Last weekend I was privileged to be a participant in the Blue River Writers Gathering at the H.J.Andrews Experimental Forest in the Cascade Mountains up the McKenzie River east of Eugene, Oregon. The gathering was organized by the Spring Creek Project, whose goal is “to bring together the practical wisdom of the environmental sciences, the clarity of philosophical analysis, and the creative, expressive power of the written word, to find new ways to understand and re-imagine our relation to the natural world.” The Blue River Writer's Gathering was an expression of that larger mission, and brought together thirty-five Northwest nature/environmental writers “for support, inspiration and restoration . . . in this loving but sometimes lonesome occupation.” Some were writers I have long admired, but never had a chance to connect with directly – elders in the field of nature writing like Robert Michael Pyle, Kathleen Dean Moore, and Tom Jay. Others were writers I had never heard of, being a fairly new writer myself, but am now eager to get to know better – gifted poets like Clem Starck, Charles Goodrich, Bill Yake and Joanna Reichhold. Through opportunities to share readings and works in progress with the group, I was blown away by the power of their work. By the end of the weekend I had a pile of new colleagues I have sorely needed, and a stack of new books and poetry collections I am eager to dive into. I also have new inspiration to stay out on the farthest edges of our cultural conversation, and to lean into my writing as one important way to keep that conversation moving.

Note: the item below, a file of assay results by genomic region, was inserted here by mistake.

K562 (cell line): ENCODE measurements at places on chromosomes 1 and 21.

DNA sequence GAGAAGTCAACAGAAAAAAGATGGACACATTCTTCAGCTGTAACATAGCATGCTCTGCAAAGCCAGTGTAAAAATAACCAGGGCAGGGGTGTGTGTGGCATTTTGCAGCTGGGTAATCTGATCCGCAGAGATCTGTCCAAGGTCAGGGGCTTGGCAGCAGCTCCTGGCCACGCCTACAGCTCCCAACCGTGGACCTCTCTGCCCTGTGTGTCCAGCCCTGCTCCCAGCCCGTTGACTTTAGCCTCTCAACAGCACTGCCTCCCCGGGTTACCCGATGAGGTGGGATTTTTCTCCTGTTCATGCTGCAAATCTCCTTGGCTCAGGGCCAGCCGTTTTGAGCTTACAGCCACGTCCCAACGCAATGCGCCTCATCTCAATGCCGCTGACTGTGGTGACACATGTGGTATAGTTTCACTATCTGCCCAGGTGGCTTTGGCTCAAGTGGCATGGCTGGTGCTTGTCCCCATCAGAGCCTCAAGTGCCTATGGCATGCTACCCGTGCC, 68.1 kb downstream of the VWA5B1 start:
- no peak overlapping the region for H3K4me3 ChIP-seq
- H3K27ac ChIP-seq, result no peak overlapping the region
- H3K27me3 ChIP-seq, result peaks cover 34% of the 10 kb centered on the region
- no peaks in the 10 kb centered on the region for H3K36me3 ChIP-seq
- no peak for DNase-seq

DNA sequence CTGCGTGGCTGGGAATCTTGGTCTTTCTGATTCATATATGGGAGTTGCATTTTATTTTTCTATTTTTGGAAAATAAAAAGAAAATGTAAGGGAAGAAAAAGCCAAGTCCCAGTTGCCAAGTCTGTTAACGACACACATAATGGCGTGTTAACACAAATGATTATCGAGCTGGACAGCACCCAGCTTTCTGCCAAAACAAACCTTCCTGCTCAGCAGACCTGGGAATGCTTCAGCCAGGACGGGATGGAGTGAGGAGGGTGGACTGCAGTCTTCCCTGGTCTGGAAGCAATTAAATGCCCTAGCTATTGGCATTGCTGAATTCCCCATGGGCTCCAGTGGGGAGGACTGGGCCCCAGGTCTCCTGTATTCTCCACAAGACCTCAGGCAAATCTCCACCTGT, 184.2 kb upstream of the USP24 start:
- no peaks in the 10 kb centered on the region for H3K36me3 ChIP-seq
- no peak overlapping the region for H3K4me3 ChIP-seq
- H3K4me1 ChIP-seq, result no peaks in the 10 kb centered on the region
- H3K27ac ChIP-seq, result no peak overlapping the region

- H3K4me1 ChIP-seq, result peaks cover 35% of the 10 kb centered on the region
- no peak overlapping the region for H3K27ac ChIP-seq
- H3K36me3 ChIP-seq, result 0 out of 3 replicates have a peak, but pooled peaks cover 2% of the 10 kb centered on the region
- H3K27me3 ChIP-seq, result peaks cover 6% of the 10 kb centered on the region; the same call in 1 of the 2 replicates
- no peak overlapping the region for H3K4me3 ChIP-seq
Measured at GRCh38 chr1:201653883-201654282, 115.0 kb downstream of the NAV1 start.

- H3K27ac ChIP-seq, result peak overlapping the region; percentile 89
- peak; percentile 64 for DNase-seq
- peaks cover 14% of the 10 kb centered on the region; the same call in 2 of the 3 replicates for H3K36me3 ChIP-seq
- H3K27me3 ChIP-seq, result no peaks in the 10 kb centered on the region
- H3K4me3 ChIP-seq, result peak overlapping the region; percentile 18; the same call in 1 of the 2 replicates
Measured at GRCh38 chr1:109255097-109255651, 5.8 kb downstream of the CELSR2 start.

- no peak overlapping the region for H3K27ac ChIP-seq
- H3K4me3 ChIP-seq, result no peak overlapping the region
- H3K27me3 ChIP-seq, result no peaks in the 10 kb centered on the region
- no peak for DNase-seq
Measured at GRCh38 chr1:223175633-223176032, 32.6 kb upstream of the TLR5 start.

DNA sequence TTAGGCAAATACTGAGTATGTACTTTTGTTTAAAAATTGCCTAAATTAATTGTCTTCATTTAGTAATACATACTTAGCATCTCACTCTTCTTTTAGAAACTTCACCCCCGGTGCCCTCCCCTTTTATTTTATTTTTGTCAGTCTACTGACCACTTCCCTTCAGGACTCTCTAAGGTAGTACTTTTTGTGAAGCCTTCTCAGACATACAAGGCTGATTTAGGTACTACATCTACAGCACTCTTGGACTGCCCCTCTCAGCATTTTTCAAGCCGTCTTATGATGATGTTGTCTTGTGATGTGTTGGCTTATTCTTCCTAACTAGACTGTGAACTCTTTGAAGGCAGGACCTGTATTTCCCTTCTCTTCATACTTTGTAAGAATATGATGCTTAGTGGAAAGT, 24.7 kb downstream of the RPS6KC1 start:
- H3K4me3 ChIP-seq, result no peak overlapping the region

The gathering featured “an inquiry into the future of nature writing”, and the conversation was skillfully guided by Jennifer Sahn, editor of Orion magazine. The core questions we explored together were precisely the ones that are most burning in my mind and heart these days, both as a writer and a climate activist. Here is how the questions were encapsulated in our program notes: “To love nature and bear witness to its power to astonish and inspire is a great gift. Is it enough? Given the challenges of our time, should we also cultivate greater courage, even ferocity, in defending the world we love? How can we push the boundaries of 'nature writing' to weave together a love for nature and the tough facts of a hard-worn world? What are the stories that will inspire the great changes we need to make?” Finding and sharing those stories, and finding the courage and community we need to live those stories in our own lives, is a pretty good description of what I want my life to be about from here out. No one person's story can begin to go the distance, and sometimes it feels like there just aren't nearly enough healing stories to compete with the stories of an unraveling nature and collapsing civic life that dominate the popular media. But after this past weekend, I feel a lot less lonely on the path of finding the stories that matter, and the courage to write about them, even as I attempt to better live into those grounding stories.